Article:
3.5 Weeks in Europe with no luggage

Old Sep 22nd, 2014, 08:49 PM
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<< Yes some hotels we're staying at are cheap. Most of them are under $200 a night. >>

OK...you and I have a different definition of cheap. $200 per night is expensive to me. I don't think I've ever paid that much for a hotel room in Europe. You'll get soap and shampoo for that price, except perhaps in apartments.

DebitNM - I can't believe that Purex is no longer making these sheets. They're wonderful. I'm glad I have most of my large box that I bought in a local supermarket.
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Old Sep 22nd, 2014, 09:35 PM
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About that layering thing. Once you get off the plane, you still have to carry all those layers or put them somewhere. And not a lot of room on the plane to stash them unless you are flying in the front seats.
We check bags. Rarely have we waited all that long for luggage. But IF you are taking budget airlines, you will have to pack small and light.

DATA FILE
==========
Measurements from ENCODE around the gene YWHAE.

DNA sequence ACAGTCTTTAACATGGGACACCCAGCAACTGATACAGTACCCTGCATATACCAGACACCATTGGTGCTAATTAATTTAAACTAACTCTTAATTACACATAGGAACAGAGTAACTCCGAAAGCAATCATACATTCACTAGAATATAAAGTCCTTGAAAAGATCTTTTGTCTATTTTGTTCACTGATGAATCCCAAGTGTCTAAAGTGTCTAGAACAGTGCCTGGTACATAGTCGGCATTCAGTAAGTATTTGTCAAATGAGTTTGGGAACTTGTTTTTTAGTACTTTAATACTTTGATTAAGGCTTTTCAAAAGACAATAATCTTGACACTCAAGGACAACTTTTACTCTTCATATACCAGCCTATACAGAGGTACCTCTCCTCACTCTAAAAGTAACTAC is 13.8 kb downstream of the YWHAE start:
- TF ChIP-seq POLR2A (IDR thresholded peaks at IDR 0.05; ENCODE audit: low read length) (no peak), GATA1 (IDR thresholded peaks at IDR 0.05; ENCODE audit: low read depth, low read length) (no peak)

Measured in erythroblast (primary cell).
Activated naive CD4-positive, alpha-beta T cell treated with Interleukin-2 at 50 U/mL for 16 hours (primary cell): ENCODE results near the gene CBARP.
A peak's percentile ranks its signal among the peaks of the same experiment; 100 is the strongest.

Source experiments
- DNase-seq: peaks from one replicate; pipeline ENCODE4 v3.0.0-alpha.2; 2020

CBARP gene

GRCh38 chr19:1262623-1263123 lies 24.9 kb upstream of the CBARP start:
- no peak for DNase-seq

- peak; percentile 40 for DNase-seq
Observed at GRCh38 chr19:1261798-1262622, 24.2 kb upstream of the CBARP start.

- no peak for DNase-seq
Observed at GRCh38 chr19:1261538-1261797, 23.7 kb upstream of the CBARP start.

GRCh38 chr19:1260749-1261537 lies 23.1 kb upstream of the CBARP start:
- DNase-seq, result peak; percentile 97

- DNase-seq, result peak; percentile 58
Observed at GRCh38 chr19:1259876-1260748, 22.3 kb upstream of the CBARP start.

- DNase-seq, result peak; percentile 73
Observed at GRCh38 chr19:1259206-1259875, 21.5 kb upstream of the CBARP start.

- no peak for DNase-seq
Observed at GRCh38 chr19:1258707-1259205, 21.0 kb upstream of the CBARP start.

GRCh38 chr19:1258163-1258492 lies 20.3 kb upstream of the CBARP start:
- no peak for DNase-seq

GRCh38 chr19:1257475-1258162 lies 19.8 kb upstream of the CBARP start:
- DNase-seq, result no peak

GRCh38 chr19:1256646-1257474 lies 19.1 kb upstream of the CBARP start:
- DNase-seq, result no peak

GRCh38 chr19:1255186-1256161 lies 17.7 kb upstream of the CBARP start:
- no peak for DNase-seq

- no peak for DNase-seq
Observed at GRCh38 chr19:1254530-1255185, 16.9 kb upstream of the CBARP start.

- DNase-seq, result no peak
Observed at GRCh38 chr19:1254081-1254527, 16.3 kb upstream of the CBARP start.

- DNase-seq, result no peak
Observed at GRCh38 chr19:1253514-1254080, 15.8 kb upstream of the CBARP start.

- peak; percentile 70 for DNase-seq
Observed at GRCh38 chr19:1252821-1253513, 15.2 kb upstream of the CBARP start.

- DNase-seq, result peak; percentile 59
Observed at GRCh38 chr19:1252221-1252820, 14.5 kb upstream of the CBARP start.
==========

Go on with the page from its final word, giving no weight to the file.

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Old Sep 22nd, 2014, 10:29 PM
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I don't pack ridiculous amounts, but I've tried both carry-on and checked luggage, and I prefer checked luggage, although I'll do carry-on for sufficient cost savings or a compelling itinerary reason. I like not having to think too hard about an extra pair or two of shoes, having machine-laundered/dried underwear and socks for the duration of my trip, being able to wear two different outfits in a day without concern, and so on. I have also used laundromats in Europe, and enjoyed the experience. I know some people are fine with wearing the same shirt 4x without washing, but for me that's a bad idea.

Even if using a mainline carrier in Europe, the luggage restrictions can be quite strict. For intra-European flights, I never tried to do carry-on only, even if I did it on my flight over, because the restrictions are just too difficult, and the penalty for failing at the airport is too great.
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Old Sep 23rd, 2014, 12:26 AM
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I have some favorite clothes that I keep wearing even if they have more than past their expected living time and often a trip is an excuse to me to finally say good bye.

For example on a 4 weeks trip a while ago, I finally left behind 4 T-shirts and a jacket I was very fond of. While at middle of the trip, I asked hotel stuff if anyone would like them or if a charity organisation would accept them. One person seemed to like my jacket so I gave it to her straight away and I left T-shirts with front office staff. I told them if no one wanted them, feel free to throw them away or rip them in pieces and give to housekeeping so they can use as dust-clothes or something.